So, young person, travel. Travel wide and far. Travel boldly. Travel with full abandon.
You will regret few risks you take when it comes to this. I promise you that. There are three reasons to travel while you're young:
1. Traveling teaches you to live an adventure
When you look back on your life, you will have moments of which you are proud and maybe a few you regret. It's likely that the following won't be on the latter list:
- Bicycled across the Golden Gate Bridge.
- Appeared on Italian TV.
- Hiked a Mayan ruin.
- Learned Spanish in three months.
- Toured Europe by train.
They're not on mine (fun fact: I've done all of the above). So what, then, will be? What choices will you regret making? Holding back. Being afraid. Making excuses. Not taking more risks. Waiting.
While you're young, you should travel.
You should take the time to see the world and taste the fullness of life. It's worth whatever investment or money or sacrifice of time that may be required on your part.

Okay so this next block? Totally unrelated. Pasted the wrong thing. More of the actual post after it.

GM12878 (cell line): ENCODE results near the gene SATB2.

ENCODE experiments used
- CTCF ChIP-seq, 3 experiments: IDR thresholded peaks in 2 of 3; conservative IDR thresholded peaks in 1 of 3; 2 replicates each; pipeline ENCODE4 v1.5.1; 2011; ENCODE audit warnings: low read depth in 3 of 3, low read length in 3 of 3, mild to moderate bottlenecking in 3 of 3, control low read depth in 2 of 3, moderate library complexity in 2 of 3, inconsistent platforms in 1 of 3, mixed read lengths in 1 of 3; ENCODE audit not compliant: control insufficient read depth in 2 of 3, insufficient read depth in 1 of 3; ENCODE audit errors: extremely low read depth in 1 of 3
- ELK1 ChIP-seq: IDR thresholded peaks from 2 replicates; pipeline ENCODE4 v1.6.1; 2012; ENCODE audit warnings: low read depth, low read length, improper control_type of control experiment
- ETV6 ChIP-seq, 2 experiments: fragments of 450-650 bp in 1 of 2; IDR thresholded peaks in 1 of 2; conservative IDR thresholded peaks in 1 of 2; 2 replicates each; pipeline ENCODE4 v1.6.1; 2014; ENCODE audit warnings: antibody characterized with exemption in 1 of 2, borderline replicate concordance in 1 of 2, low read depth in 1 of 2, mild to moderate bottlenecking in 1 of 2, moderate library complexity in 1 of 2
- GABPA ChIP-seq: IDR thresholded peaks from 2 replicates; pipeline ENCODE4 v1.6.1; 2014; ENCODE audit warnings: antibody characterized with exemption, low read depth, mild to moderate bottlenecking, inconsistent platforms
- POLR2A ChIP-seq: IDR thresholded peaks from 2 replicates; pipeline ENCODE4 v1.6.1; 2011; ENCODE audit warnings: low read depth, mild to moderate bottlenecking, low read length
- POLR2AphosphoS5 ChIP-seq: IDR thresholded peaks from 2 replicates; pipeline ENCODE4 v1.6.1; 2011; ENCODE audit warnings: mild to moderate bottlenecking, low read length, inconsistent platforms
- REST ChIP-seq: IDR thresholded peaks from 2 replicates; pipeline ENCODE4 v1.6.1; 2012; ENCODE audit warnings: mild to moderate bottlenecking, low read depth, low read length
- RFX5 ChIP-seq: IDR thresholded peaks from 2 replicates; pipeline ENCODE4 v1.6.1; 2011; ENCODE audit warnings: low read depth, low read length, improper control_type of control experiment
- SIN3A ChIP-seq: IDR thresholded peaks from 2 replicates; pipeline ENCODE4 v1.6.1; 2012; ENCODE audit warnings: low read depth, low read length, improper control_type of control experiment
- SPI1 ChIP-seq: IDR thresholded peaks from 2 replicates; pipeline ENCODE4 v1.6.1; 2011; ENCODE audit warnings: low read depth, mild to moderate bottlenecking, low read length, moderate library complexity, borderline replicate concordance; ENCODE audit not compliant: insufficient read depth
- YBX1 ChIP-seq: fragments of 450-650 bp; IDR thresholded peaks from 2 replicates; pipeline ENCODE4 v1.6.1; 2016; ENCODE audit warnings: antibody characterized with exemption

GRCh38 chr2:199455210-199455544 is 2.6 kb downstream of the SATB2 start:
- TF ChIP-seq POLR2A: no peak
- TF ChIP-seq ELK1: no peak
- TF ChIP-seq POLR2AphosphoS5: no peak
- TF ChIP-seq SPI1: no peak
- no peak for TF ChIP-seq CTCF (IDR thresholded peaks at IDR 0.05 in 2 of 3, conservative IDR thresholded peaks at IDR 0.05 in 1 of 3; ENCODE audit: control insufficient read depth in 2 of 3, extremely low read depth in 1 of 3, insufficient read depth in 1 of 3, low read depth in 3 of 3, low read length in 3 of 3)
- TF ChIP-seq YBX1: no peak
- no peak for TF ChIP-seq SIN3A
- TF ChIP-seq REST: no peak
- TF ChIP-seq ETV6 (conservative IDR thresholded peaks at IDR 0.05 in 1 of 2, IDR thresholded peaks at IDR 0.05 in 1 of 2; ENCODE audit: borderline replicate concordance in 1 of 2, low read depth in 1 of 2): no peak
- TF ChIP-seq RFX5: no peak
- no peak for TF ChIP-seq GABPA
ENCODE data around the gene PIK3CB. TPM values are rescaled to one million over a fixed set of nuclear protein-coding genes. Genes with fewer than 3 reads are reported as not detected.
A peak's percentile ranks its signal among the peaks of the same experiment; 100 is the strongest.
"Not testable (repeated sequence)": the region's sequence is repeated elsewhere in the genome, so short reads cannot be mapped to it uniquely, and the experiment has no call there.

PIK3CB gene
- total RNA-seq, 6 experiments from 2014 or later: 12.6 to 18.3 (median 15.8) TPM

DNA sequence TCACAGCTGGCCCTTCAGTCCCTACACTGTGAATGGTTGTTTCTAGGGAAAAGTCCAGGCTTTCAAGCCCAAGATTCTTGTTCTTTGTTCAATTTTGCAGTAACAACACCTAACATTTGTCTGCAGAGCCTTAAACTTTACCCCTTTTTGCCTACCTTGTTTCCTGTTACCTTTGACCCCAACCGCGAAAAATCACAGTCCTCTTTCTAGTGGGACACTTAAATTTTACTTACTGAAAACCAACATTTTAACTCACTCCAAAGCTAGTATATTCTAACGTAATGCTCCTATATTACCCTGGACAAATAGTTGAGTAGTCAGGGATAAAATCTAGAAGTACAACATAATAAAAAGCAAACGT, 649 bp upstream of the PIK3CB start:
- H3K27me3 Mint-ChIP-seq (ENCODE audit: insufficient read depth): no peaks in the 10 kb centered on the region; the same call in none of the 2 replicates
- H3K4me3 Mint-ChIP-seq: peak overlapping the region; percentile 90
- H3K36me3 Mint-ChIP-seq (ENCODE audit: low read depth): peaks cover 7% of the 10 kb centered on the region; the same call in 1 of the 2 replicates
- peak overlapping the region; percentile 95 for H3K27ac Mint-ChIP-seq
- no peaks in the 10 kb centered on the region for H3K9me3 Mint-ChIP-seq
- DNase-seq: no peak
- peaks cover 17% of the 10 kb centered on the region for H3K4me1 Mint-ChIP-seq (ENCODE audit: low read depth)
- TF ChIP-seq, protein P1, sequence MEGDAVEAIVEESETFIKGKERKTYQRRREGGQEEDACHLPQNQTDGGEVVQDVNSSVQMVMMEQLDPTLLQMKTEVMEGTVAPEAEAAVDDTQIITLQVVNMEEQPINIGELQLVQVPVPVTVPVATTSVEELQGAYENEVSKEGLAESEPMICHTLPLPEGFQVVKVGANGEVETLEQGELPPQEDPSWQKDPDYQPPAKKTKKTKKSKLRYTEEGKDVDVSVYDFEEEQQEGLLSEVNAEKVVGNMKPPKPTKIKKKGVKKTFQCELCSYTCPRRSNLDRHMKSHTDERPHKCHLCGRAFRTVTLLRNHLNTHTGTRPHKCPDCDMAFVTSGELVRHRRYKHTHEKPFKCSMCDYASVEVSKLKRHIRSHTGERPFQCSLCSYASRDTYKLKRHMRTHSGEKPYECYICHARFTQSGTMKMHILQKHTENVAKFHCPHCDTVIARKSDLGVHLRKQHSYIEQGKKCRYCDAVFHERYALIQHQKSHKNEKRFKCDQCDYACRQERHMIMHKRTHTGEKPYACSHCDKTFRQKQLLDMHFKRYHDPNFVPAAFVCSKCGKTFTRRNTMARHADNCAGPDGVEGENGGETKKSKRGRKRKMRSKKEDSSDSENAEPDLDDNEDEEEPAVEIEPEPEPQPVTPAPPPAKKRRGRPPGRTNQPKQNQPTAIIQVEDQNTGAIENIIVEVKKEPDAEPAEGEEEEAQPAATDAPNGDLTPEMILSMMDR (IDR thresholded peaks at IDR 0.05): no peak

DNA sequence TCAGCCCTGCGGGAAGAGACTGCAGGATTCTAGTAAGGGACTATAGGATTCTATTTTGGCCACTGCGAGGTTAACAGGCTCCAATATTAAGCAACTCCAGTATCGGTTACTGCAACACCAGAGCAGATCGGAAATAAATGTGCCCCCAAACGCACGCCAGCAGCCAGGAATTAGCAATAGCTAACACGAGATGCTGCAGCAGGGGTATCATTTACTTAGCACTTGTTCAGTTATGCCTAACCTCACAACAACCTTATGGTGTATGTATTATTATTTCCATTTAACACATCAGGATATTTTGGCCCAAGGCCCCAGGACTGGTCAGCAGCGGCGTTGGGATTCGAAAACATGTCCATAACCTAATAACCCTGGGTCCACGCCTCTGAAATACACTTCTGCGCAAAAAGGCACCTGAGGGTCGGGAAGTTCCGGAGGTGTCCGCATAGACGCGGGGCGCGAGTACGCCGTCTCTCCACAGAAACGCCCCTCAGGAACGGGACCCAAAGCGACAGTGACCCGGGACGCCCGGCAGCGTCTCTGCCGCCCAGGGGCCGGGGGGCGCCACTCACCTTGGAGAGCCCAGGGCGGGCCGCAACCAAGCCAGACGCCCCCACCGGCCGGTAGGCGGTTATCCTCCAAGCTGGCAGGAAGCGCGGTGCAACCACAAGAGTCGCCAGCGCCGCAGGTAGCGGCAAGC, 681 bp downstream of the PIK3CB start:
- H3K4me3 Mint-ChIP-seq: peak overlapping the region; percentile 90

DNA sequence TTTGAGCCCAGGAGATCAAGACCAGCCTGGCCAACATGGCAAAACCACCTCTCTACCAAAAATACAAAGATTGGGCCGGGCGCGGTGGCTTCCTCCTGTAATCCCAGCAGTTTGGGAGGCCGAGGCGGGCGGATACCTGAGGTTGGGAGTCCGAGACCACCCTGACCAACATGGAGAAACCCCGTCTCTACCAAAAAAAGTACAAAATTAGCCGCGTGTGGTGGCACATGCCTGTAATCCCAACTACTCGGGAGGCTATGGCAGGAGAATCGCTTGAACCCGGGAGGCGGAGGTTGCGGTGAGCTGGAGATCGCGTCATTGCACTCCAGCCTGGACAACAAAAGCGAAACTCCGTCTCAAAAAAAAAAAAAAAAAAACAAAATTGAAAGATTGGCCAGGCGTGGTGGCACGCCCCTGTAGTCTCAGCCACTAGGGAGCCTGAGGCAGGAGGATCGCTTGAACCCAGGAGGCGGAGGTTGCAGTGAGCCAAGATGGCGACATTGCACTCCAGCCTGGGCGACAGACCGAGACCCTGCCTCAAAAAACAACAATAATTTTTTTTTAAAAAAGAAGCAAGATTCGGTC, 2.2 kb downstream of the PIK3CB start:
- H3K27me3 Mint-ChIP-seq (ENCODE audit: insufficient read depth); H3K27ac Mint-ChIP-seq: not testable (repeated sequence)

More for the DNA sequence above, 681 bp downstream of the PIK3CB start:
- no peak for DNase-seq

This is not about being a tourist. It's about experiencing true risk and adventure so you don't have to live in fear for the rest of your life. And it's about remembering and sharing your adventure, and inspiring others to step out of that fear, too.
2. Traveling helps you encounter compassion
In your youth, you will make choices that will define you. The disciplines you begin now will be with you for the rest of your life.
Traveling will change you like little else can. It will put you in places that will force you to care for issues that are bigger than you.
If you go to southeast Asia, you may encounter the slave trade. If eastern Europe, you may see the effects of genocide and religious persecution. If Haiti, you'll witness the the ugly side Western paternalism.
Your heart will break.
You will begin to understand that the world is both a big and small place. You will have a new-found respect for the pain and suffering that over half of the world takes for granted on a daily basis.